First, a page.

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Damus v. Nielsen

United States District Court, District of Columbia

July 2, 2018

ANSLY DAMUS, et al., Plaintiffs,
v.
KIRSTJEN NIELSEN, Secretary of the Department of Homeland Security, et al., Defendants.

          MEMORANDUM OPINION

          JAMES E. BOASBERG, United States District Judge.

         As the events of recent months make clear, the question of how this nation will treat those who come to our shores seeking refuge generates enormous debate. While arriving foreigners may have myriad reasons for wanting to settle in the United States, a subset claims a fear of persecution in their native lands. They seek asylum here. Since 2009, the detention of those asylum-seekers has, in part, been governed by a set of principles and procedures set forth in a “Parole Directive” issued by Immigration and Customs Enforcement, a component of the Department of Homeland Security. This document establishes the process by which ICE must determine whether an individual who has passed a credible-fear interview - the first step toward gaining asylum status - will be released from detention on parole pending a full hearing.

         Plaintiffs (and other members of the class they seek to represent) are noncitizens being held at five ICE Field Offices who have received a credible-fear determination but have been denied parole. Although, in the past, individuals deemed to have a “credible fear” of persecution and thus a significant possibility of being granted asylum were overwhelmingly released, Plaintiffs contend that there is a new reality in place. Pointing to the fact that parole rates have plummeted from over 90% to nearly zero, as well as to testimony from detained asylum-seekers and their counsel, they assert that the Government is no longer following its own Parole Directive. Plaintiffs allege that, rather than providing individualized determinations and procedural safeguards, DHS is now engaging in systematic detention.

         Seeking the protections spelled out in the Directive, Plaintiffs have now turned to the courts. They filed suit in March of this year against DHS Secretary Kirstjen Nielsen, as well as Thomas Homan, the Acting Director of ICE, U.S. Attorney General Jefferson B. Sessions, and the directors of the five ICE Field Offices. Their Complaint alleges that Plaintiffs have been denied parole in violation of the ICE Directive, and that the Government has thereby violated the Administrative Procedure Act, the Immigration and Nationality Act, and the Due Process Clause of the Fifth Amendment. Defendants have now moved to dismiss, contending that this Court lacks subject-matter jurisdiction over the various counts and that Plaintiffs have failed to state a viable claim for relief. The asylum-seekers both oppose dismissal and request a preliminary injunction requiring DHS to comply with the Parole Directive and to provide individualized parole determinations while this suit is pending.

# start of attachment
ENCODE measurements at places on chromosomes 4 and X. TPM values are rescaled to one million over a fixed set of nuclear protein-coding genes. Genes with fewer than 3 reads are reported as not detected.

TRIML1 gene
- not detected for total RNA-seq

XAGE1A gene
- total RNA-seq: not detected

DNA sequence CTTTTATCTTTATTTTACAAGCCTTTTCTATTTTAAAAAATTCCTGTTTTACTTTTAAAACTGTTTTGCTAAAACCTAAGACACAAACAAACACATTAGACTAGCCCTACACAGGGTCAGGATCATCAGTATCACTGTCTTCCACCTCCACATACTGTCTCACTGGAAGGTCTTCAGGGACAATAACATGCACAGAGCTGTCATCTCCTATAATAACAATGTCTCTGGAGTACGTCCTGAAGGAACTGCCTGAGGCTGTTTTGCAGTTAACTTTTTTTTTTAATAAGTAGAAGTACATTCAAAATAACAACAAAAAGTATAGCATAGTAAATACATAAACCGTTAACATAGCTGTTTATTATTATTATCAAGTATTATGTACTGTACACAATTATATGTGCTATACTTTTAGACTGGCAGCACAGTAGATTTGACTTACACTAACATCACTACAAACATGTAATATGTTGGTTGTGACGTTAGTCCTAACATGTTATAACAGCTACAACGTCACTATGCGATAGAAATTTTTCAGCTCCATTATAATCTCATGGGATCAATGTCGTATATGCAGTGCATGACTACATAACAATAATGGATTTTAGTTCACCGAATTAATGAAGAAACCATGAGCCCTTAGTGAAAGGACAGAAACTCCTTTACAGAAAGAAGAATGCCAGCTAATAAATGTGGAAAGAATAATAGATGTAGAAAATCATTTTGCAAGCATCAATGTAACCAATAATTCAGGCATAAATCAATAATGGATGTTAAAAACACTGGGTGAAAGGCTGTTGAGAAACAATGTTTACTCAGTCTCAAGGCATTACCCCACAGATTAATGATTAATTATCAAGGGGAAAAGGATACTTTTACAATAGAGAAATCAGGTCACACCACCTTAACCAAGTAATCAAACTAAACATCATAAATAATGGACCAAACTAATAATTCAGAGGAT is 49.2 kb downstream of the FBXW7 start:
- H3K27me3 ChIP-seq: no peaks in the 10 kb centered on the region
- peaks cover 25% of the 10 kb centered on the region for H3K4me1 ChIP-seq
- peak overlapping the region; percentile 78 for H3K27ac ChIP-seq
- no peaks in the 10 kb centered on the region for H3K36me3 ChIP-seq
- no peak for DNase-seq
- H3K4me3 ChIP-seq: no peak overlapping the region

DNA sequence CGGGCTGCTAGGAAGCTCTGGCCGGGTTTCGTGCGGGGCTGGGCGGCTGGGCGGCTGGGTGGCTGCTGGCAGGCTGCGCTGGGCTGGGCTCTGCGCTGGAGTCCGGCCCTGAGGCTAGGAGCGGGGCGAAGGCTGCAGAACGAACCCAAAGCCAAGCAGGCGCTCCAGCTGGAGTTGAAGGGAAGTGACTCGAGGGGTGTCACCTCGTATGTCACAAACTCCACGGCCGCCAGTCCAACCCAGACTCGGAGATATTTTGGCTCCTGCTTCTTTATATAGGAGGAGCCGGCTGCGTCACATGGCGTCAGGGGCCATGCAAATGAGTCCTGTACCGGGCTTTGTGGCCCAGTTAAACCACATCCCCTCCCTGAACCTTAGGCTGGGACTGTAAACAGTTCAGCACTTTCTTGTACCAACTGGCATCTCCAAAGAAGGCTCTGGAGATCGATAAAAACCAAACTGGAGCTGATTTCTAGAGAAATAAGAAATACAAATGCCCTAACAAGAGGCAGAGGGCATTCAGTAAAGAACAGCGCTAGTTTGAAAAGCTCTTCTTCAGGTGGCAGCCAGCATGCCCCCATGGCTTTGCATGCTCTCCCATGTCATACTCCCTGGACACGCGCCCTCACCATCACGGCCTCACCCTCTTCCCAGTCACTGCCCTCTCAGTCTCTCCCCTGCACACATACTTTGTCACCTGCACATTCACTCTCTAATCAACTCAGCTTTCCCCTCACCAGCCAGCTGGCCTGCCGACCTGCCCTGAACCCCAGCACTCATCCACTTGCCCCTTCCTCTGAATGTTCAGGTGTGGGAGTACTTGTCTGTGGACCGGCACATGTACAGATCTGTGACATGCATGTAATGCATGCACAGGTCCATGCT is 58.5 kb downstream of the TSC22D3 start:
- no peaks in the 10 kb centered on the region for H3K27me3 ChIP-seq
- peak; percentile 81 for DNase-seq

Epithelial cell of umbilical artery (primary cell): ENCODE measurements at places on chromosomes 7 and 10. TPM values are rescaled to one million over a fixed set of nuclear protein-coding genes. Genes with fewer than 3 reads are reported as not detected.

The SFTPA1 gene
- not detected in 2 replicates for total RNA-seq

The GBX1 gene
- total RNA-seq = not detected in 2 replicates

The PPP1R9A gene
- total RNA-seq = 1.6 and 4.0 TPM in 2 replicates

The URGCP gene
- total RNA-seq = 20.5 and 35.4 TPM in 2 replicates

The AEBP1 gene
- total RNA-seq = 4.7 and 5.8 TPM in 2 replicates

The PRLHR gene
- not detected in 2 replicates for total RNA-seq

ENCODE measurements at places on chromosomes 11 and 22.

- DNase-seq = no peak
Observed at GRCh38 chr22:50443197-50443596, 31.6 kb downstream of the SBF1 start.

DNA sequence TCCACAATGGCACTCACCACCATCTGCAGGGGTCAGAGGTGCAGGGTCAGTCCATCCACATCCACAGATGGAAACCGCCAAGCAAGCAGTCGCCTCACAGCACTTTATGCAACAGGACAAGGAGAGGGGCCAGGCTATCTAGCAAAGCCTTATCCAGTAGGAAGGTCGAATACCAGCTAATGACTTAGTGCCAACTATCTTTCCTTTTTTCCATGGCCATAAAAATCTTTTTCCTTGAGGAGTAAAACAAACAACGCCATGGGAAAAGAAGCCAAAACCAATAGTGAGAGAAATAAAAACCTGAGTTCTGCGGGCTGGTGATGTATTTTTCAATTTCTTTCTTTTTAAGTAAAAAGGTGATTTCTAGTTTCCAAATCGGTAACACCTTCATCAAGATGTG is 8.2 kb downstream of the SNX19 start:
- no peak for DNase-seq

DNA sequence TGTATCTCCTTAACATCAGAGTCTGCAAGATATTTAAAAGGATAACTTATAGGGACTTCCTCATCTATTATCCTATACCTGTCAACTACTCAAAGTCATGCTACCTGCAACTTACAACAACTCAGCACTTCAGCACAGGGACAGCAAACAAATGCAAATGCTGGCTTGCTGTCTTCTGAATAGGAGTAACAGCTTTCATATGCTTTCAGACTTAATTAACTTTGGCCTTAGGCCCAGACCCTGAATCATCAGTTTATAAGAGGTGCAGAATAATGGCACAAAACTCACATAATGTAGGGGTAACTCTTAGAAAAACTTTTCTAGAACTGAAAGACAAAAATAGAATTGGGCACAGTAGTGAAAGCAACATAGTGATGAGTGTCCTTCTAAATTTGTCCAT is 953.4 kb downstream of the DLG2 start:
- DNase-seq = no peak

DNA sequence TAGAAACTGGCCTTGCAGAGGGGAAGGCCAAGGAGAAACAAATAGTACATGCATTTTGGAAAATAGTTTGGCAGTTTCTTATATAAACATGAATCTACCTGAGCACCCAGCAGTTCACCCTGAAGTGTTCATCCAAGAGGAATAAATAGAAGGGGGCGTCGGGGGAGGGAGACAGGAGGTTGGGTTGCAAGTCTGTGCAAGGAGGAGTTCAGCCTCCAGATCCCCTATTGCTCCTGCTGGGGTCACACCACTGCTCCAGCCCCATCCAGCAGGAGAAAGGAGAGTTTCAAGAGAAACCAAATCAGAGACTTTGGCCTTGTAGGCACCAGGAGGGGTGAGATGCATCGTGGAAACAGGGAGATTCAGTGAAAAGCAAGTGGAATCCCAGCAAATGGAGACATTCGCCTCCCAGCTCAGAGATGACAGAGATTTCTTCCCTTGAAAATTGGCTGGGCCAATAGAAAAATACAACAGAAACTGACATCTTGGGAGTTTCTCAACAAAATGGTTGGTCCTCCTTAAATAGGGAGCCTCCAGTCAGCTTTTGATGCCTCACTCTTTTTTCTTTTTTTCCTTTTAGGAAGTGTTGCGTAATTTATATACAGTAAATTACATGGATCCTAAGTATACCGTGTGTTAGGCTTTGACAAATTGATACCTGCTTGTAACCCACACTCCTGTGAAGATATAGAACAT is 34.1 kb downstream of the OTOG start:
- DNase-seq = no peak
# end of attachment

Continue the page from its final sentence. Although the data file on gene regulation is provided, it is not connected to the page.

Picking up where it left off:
Finding that the circumstances here merit that extraordinary form of relief, the Court will grant Plaintiffs' Motion. In so doing, this Opinion does no more than hold the Government accountable to its own policy, which recently has been honored more in the breach than the observance. Having extended the safeguards of the Parole Directive to asylum-seekers, ICE must now ensure that such protections are realized.

         I. Background

         A. Statutory and Regulatory Framework

         Plaintiffs in this case are detained pursuant to the Immigration and Nationality Act, 8 U.S.C. § 1225(b). This statute provides that if a noncitizen “who is arriving in the United States” demonstrates an intention to apply for asylum or expresses a fear of persecution or torture, he is referred for an interview to determine whether the fear is credible. See 8 U.S.C. § 1225(b)(1)(A)(ii). If the interviewing officer determines this to be the case, the INA provides that the individual “shall be detained for further consideration of the application for asylum, ” which includes a full asylum hearing before an immigration court and, if unsuccessful, an administrative appeal with the Board of Immigration Appeals (BIA). See 8 C.F.R. § 208.30(f); 8 U.S.C. § 1225(b)(1)(B)(ii). This detention requirement is not, however, entirely inflexible. Instead, an individual detained under § 1225(b) can be paroled “into the United States temporarily” pursuant to the discretion of the Attorney General. See 8 U.S.C. § 1182(d)(5)(A). According to agency regulations, the Secretary of Homeland Security “may invoke” this parole authority for individuals who are “neither a security risk nor a risk of absconding, ” and who meet one or more of a series of conditions - namely, “for urgent humanitarian reasons or significant public benefit.” Id.; 8 C.F.R. § 212.5(b).